Lucara operates the Karowe mine, in Botswana.
Canadian miner Lucara Diamond Corp has secured credit-approved commitments for senior debt facilities of up to $220-million to fund the underground expansion of its Karowe mine that will allow the operation to continue until at least 2040.
The facilities will include project financing of $170-million for the underground project, and working capital of $50-million for the ongoing operation of the Karowe openpit mine, in Botswana.
A syndicate of five mandated lead arrangers include ING Bank, Natixis, Societe Generale London Branch, Africa Finance Corporation and Afreximbank.
CEO Eira Thomas says credit commitments for the arrangement of more than $200-million senior debt facilities from five leading international institutions are a strong endorsement of the mining company’s expansion plans.
The Karowe underground expansion has an estimated capital cost of $514-million and a five-year development period. The balance of the development capital is expected to come from operating cash flow generated by openpit operations at Karowe during the development period.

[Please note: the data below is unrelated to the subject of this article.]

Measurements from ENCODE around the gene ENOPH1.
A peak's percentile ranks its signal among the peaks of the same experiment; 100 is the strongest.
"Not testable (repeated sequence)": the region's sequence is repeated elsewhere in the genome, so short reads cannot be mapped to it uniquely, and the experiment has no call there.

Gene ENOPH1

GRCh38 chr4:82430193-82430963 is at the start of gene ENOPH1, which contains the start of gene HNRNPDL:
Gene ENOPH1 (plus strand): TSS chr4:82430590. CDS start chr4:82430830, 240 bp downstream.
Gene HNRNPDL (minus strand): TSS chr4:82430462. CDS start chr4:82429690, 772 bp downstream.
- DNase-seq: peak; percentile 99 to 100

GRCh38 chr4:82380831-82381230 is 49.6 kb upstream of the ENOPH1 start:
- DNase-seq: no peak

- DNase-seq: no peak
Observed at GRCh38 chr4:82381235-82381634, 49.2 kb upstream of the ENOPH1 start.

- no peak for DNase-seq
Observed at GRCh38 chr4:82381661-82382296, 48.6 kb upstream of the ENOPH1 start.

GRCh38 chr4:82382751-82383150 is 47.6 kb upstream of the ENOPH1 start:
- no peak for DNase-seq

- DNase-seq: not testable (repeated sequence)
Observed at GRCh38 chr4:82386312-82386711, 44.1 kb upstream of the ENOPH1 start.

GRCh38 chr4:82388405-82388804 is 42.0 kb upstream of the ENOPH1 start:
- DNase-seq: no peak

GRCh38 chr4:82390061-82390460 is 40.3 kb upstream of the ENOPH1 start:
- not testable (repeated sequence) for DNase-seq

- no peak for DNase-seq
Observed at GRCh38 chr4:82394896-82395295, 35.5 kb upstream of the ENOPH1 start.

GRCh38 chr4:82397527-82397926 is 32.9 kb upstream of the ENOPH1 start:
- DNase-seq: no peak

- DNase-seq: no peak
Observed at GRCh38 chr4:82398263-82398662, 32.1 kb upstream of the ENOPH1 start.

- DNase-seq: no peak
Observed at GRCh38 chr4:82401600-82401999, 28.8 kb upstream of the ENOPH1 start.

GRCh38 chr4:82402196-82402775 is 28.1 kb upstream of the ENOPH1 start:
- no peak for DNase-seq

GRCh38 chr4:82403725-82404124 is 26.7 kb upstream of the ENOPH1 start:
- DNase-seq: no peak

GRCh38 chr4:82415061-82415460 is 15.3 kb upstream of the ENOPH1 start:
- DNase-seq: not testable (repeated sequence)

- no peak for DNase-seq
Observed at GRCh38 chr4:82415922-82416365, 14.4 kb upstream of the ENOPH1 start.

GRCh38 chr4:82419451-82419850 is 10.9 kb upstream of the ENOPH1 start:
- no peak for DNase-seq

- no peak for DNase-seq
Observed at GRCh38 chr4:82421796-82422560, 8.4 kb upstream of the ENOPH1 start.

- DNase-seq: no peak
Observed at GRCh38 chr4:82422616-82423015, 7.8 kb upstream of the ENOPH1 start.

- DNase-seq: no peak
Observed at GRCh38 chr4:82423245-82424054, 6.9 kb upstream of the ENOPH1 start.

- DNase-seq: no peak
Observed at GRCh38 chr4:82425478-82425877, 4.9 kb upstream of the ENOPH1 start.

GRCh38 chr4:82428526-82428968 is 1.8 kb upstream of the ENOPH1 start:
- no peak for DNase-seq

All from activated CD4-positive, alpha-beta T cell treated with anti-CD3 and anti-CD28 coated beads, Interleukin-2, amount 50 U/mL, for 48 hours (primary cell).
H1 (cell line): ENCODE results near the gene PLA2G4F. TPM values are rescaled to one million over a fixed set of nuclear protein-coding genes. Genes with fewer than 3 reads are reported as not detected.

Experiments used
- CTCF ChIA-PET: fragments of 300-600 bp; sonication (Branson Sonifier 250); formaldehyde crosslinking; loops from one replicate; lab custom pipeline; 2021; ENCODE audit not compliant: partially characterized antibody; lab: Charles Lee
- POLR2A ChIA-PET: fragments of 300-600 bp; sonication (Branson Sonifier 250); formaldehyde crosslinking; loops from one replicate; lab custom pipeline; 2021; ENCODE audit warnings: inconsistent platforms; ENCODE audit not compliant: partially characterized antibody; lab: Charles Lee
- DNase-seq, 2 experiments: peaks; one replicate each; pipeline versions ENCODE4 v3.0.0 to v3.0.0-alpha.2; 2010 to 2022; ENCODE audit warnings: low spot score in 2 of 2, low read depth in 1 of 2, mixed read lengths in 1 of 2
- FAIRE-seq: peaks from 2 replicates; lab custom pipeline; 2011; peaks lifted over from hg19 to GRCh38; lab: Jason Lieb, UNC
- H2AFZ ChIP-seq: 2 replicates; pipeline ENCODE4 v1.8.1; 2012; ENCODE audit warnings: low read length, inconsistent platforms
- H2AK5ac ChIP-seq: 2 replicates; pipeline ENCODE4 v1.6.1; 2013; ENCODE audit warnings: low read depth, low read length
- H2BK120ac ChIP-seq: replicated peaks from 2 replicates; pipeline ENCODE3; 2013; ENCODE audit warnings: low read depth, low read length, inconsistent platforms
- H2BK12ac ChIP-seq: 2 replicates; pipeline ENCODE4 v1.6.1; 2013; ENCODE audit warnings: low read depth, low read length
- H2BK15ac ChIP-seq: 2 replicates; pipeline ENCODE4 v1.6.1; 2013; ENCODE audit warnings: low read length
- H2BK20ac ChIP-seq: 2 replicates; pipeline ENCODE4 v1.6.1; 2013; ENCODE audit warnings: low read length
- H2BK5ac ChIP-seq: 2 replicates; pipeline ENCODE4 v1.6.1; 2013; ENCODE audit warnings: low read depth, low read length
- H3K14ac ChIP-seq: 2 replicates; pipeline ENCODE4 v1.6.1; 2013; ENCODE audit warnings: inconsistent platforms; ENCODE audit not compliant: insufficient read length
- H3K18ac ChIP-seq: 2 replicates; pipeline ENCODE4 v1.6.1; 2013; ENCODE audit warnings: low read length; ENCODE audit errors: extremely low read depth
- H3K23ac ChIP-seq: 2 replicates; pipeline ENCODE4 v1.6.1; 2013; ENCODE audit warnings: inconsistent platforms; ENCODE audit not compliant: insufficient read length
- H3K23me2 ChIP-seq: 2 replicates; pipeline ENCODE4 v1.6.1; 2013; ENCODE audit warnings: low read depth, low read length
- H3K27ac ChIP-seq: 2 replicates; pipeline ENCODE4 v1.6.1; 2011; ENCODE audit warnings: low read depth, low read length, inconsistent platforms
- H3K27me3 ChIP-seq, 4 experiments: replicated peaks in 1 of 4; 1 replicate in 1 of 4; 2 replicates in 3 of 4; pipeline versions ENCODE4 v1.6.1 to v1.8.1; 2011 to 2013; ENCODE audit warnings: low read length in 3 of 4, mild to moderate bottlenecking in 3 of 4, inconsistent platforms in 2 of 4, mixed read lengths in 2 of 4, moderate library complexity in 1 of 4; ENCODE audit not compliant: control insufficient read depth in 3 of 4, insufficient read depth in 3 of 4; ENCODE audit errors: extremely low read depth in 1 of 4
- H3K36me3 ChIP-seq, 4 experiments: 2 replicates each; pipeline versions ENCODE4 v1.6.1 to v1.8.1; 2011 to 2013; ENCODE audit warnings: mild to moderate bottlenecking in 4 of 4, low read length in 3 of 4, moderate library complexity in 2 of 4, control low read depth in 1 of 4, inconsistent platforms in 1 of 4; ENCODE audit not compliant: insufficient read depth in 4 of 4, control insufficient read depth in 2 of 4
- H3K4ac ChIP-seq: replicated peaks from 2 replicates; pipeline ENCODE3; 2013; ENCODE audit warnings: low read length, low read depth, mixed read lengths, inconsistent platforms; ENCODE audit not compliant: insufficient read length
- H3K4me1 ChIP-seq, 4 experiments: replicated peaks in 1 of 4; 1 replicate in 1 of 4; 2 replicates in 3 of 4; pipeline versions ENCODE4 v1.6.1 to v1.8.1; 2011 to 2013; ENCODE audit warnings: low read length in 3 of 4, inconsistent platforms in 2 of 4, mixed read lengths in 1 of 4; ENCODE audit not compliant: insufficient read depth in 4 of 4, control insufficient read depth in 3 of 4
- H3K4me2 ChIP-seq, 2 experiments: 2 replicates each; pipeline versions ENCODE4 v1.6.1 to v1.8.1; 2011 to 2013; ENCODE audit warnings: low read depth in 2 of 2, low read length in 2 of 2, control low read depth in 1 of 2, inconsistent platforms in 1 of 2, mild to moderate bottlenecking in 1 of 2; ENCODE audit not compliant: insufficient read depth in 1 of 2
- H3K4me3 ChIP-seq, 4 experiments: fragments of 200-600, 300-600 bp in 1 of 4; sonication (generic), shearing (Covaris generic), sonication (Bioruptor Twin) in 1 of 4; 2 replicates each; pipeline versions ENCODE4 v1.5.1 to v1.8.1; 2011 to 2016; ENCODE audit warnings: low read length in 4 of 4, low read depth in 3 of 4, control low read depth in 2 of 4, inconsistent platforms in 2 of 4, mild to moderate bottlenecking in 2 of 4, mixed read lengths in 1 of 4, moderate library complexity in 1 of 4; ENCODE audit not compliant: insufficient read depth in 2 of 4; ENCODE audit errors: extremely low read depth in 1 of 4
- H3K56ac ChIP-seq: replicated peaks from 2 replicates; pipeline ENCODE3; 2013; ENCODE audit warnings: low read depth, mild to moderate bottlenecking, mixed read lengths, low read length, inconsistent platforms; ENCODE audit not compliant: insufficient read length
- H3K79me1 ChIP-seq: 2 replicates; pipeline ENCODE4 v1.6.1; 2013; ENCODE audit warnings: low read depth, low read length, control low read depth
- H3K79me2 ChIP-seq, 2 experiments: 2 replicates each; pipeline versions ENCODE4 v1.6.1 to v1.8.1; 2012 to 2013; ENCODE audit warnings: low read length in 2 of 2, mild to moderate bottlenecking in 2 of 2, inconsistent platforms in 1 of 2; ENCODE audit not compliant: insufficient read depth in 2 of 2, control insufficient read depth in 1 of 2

The project has an after-tax net present value, at a 5% discount rate, of $718-million, with a payback of 2.8 years, for the combined openpit and underground mine.
Life-of-mine production (remaining openpit and underground) is estimated at 7.8-million carats.
The Karowe diamond mine is one of the world's highest margin diamond mines. In just over eight years of production, it has yielded four of the ten largest diamonds in recorded history, including the 1 758 ct Sewelô, the largest diamond recovered from Botswana, and the 1 109 Lesedi La Rona, which sold for $53-million.